When you see an emergency vehicle or police car pulled over on the shoulder of the highway, what do you do? Many drivers instinctively move away from that shoulder and, if possible, change lanes to allow the vehicle more room. In fact, doing this is the law in over 30 states, including Georgia. This is what’s known as the Move Over Law, which we’ll discuss in more detail in this post.
What Is the Move Over Law in Georgia?
The Move Over Law, Georgia Code, Title 40-6-16, states that highway drivers must move over one lane, when possible, for emergency vehicles parked on the shoulder of Georgia highways. If you can’t move over due to heavy traffic, you should slow down and be prepared to come to a complete stop if need be.
Specifically, the law states that drivers must move over for any “authorized emergency vehicle,” which is considered “a motor vehicle belonging to a public utility corporation or operated by the Department of Transportation and designated as an emergency vehicle by the Department of Public Safety; a motor vehicle belonging to a fire department or a certified private vehicle belonging to a volunteer firefighter or a fire-fighting association, partnership, or corporation; an ambulance; or a motor vehicle belonging to a federal, state, or local law enforcement agency, provided such vehicle is in use as an emergency vehicle by one authorized to use it for that purpose.”
You are also required to move over for any “statutory towing or recovery vehicle, a stationary highway maintenance vehicle, or a stationary utility service vehicle that is utilizing traffic cones or displaying flashing yellow amber, white or red lights.”
The law applies to any vehicles considered a “utility service vehicle” or “utility services.” A utility service vehicle is considered “any vehicle being used by an employee or contractor of any entity, including, but not limited to, a political subdivision of this state or a local authority or commission related thereto, an electric cooperative, or a public or private corporation, in connection with the provision of utility services.” Likewise, utility services “includes electric, natural gas, water, waste-water, cable, telephone, or telecommunication services or the repair, location, relocation, improvement, or maintenance of utility poles, transmission structures, pipes, wires, fibers, cables, easements, rights of way, and associated infrastructure.”
The website for the Georgia Governor’s Office of Highway Safety explicitly states: “Vehicles included in the law include all first responders (law enforcement, fire, EMS), utility vehicles, DOT vehicles, HERO Units and wreckers tending to an accident.”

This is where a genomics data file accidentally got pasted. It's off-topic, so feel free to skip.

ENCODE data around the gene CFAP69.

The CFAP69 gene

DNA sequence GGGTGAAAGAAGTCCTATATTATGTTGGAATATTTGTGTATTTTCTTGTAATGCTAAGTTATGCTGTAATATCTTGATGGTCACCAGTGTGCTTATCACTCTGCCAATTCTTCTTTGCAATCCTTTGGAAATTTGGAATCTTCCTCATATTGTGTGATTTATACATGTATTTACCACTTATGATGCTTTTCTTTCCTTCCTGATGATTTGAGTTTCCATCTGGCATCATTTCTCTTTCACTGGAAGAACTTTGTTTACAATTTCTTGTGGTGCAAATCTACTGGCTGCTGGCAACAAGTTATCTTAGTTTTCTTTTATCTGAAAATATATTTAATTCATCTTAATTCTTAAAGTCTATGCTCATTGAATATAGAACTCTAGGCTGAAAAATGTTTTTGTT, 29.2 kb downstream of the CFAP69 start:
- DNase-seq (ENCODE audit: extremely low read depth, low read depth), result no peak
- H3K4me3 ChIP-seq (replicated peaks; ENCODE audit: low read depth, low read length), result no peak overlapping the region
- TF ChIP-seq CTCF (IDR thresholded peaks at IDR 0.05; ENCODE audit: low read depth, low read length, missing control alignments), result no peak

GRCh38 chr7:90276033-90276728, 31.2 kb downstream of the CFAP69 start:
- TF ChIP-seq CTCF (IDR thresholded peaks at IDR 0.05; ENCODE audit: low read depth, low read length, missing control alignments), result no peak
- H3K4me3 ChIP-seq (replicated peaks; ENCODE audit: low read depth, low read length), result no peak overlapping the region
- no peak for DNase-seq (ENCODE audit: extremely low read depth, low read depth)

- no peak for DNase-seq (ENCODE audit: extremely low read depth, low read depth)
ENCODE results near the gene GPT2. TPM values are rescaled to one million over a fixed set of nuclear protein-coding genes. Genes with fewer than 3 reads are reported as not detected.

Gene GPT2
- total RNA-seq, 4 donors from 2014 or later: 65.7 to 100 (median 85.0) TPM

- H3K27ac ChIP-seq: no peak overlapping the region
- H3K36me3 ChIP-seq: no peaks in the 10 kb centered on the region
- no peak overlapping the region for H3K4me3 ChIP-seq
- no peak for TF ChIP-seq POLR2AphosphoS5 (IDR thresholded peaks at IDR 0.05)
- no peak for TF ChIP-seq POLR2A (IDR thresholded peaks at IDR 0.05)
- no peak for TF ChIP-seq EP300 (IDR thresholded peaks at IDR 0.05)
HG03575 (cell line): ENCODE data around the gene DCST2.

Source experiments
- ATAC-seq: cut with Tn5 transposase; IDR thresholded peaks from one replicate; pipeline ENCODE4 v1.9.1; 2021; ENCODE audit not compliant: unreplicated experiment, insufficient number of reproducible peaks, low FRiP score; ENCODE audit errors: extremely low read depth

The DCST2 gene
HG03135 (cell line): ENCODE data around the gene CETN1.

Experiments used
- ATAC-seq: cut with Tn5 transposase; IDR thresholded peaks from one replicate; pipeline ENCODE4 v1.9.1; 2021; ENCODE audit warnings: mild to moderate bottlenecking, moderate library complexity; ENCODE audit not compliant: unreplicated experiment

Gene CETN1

How Much Is a Ticket in GA for Violating the Move Over Law?
Georgia drivers who don’t move over for emergency vehicles can be fined $500. In other states, the fine can reach as high as $1,000.
Fines aside, there can be even more serious consequences for not adhering to the Move Over Law: You could seriously injure or kill an emergency response worker, police officer, the civilian they’re responding to, or even yourself or the passengers in your car.
While the Move Over Law explicitly requires drivers to move over for emergency response vehicles, including DOT vehicles and tow trucks, it’s a good idea to exercise this safety precaution anytime you see a vehicle pulled over on the shoulder of the highway. Even if it’s just another driver, move over one lane to give them a safe amount of space as you pass.
What Happens if You Don’t Follow Georgia’s Move Over Law?
Why is it so important to follow Georgia’s Move Over Law? Aside from the $500 fine, the injuries you could cause to yourself or someone else can be life-altering.
One Champion Firm client unfortunately serves as living proof of the damage not moving over can cause in a person’s life.
Our client, who is a police officer, was parked on the shoulder of I-75 S in Henry County, conducting a traffic stop. The officer was standing on the shoulder of the highway in front of the vehicle he had pulled over. A tractor-trailer driving on the highway hit the civilian vehicle, which hit our client and threw him down an embankment.
As you might imagine, the officer suffered extensive injuries as a result of the truck crash. Though we are honored our client chose our personal injury lawyers to represent him on his case (successfully recovering $780,000 for him), this is a prime example of a crash that could have been avoided had the liable party been a full lane away or, as the law states, slowed down and prepared to stop when he saw our client’s police car lights flashing.
You can read more about this case in our Case Results, or hear the officer tell his story in his own words here:
Moving Over Saves Lives
Moving over one lane when you see emergency lights flashing on the highway may seem like a small, simple gesture. Yet, it can have profound effects on preventing needless car accident injuries and deaths each year.
The next time you see a tow truck, DOT, police, or emergency response vehicle on the shoulder of the highway, remember the law and move over.
Contact Our Accident Attorneys if You Have Been Injured in Georgia
If you or someone you know has been injured in an accident as a result of another driver’s negligence, contact The Champion Firm today for a free case consultation. Our contingency fee structure means you only pay for our services if and when we win your case.